Fertilization Q and A

cornUniversity of Georgia Extension soil scientist, Glen Harris, answers some common questions about corn fertility.

Q. How much fertilizer does it take to get 300 bushels?

A. This is a question I get often. And the simple answer is “a lot!” Also, quite a few people think, “If I fertilize for 300 bushels, I’ll make 300 bushels,” but there are many things that can go wrong. In other words, there can be many other limiting factors.

For the University of Georgia recommendation, we use a base yield for irrigated corn of 150 bushels. After that, for every 10 bushels yield goal above 150, you add 12 pounds of nitrogen, 6 pounds of phosphate and 10 pounds of potash per acre.

In my research trials, in a five-year study, when we shot for 150 bushels, we usually made it or a little more, but when we shot for 200, we made above that two out of five years and below it one year. When we shot for 250, we make it two out of five years. Finally, when we tried for 300, we topped out around 280 two years, bottomed out below 200 two years and one year we were the middle.

If your land has the potential to make 250 bushels, but you fertilize for 150, then that’s all you’ll get and you’re leaving money on the table. If you have a field that’s never made more than 100 bushels, it doesn’t make sense to try for 300. If you have a field that’s made 200, then, yes, it makes sense to try for 250.

Fertilizer recommendations depend on the soil fertility level as determined by soil tests and a realistic yield goal.

Q. Is a liquid fertilizer more available to the plant than solid product?

A. Some people think this is the case — that a liquid is more readily taken up and available to the plant because it is already in a liquid form, but that is not always the case. Most solids fertilizers dissolve quickly and get into the corn plant just as well as a liquid product. There can be some differences in availability between forms of nitrogen, like urea versus ammonium versus nitrate, but usually these are not enough to make a big difference.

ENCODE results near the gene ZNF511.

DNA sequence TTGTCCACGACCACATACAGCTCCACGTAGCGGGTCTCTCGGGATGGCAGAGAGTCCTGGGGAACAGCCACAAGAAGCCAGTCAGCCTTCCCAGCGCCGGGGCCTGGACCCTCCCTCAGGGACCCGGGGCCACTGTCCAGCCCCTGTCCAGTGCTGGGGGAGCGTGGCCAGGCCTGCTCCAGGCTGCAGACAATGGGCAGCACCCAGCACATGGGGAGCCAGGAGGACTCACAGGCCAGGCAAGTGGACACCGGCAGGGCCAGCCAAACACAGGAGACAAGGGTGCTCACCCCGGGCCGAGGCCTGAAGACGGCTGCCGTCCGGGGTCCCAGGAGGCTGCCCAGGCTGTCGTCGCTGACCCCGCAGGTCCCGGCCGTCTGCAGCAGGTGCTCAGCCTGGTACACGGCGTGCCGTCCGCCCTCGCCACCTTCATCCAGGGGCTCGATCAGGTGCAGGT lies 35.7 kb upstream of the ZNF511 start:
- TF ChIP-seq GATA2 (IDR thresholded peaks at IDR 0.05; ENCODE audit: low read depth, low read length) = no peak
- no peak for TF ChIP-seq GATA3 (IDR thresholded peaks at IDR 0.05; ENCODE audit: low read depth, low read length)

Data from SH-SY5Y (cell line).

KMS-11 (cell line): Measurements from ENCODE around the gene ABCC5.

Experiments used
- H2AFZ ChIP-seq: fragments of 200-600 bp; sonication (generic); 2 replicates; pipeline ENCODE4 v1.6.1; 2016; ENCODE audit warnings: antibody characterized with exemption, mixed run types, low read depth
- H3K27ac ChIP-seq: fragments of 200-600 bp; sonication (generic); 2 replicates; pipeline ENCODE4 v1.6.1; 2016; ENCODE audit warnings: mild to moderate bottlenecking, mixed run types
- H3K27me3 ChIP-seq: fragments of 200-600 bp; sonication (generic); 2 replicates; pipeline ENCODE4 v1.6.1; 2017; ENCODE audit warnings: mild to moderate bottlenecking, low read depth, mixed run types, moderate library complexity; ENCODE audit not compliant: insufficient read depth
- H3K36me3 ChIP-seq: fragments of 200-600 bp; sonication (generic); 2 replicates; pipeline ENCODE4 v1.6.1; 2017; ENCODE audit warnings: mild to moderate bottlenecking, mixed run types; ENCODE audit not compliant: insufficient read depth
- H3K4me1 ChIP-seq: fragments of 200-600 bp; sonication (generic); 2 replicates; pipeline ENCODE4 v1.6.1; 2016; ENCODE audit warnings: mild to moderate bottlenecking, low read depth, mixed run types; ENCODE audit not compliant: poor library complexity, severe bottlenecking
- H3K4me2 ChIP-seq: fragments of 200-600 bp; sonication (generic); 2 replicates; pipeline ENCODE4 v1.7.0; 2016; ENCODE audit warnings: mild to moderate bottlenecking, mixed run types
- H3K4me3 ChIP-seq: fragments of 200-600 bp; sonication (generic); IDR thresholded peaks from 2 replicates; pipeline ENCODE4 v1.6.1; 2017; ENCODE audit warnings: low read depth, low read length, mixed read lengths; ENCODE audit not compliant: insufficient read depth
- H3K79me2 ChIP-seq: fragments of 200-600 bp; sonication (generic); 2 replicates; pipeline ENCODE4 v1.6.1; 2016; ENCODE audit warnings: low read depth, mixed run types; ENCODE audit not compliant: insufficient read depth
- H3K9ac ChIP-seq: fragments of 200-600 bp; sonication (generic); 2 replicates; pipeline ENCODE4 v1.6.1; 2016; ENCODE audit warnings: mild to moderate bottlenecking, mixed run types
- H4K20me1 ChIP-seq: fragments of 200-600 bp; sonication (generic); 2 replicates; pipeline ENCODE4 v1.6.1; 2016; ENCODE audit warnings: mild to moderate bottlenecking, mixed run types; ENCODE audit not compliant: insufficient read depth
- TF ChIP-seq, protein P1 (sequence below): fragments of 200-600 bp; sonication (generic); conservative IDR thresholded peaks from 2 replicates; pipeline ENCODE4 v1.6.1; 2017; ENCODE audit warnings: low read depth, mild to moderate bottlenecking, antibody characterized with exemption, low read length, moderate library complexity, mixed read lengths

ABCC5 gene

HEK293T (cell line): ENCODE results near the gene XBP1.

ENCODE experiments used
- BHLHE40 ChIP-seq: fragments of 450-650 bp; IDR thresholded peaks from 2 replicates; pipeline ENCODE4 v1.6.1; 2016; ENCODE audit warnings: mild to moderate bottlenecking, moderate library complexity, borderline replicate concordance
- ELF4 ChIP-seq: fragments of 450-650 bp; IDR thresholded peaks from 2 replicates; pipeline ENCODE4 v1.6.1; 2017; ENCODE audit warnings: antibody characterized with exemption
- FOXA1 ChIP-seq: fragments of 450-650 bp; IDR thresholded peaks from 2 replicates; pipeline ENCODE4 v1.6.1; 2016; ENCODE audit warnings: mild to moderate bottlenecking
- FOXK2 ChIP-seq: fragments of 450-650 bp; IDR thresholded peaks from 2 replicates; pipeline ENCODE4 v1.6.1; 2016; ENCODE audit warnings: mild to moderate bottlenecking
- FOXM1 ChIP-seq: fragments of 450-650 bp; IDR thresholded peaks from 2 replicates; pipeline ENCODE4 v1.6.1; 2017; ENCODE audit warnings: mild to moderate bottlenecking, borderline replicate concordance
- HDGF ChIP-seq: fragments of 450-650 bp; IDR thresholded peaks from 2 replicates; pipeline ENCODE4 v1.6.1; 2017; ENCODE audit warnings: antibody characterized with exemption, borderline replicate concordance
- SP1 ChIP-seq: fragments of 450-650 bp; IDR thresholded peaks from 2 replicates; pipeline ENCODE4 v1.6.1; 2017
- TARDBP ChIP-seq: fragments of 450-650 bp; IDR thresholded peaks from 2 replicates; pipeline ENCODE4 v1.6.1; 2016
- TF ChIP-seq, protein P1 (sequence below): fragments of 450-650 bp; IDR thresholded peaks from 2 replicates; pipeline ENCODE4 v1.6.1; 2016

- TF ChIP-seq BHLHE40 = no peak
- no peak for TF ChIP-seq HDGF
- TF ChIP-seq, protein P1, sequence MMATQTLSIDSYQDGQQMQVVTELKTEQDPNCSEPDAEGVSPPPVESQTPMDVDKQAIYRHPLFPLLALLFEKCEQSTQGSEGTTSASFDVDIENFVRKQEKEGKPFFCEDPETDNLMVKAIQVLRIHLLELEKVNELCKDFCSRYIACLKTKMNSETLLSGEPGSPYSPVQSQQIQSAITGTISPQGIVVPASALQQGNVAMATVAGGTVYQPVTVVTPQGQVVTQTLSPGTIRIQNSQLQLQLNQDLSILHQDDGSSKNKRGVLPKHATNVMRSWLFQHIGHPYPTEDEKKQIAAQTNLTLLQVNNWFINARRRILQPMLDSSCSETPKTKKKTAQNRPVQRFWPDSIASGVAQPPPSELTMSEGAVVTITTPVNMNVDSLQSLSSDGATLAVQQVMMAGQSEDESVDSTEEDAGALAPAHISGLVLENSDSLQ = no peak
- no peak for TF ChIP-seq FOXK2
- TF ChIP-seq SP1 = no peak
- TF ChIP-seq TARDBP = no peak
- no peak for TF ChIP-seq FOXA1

Q. Where should starter fertilizer be placed?

A. Placement is one of the 4Rs of nutrient management, along with the right rate, the right source and the right timing. I think about all of these factors because I can look at rate or I can look at rate and timing or rate and placement. All of these interact. And it makes a difference if you are talking about starter fertilizer, banding P and K or sidedressing nitrogen.

As for placement of a starter fertilizer, I don’t like anything in the furrow. I prefer that it is placed two by two: two inches to the side and two inches below the seed. Banding a starter fertilizer two inches to the side and two inches below the seed increases the chances of roots penetrating the fertilizer band and taking up needed nitrogen and phosphorus.

There are products you can put in the furrow, but if you really look at those products, you either have to lower the nutrient content so it won’t burn the seedling and then you lose your starter effect, or it’s a special formulation that won’t burn, but is more expensive.

When using starter fertilizer, deduct the amount of nitrogen and phosphorus used from the total nitrogen and phosphorus needed for the season. Sometimes, if your soil test P levels are high enough, the total phosphate requirements of the corn crop can be supplied in the starter fertilizer.

Q. If I apply fertilizer by banding it next to the row, can I use less fertilizer?

A. I do know that some farmers have been told that if you band your P and K next to the row, you don’t need as much. But that’s not really true. Crops need a certain amount of fertilizer. They need what they need to make a realistic desired yield, and it doesn’t matter if it is banded or broadcast. If your soil test shows phosphorus and potassium to be medium or high, there’s really no advantage to banding your P and K fertilizer next to the row.

Fertilization programs not based on soil tests may result in excessive and/or not enough nutrients being applied. Take soil samples each fall to monitor the current fertility level. Use the yield goal to determine the quantity of nitrogen, phosphate and potash to be used. At high yield levels, the balance of nutrients in relation to one another also is important.

Soil test information and fertilizer recommendations based on yield goals can be found at http://aesl.ces.uga.edu/.

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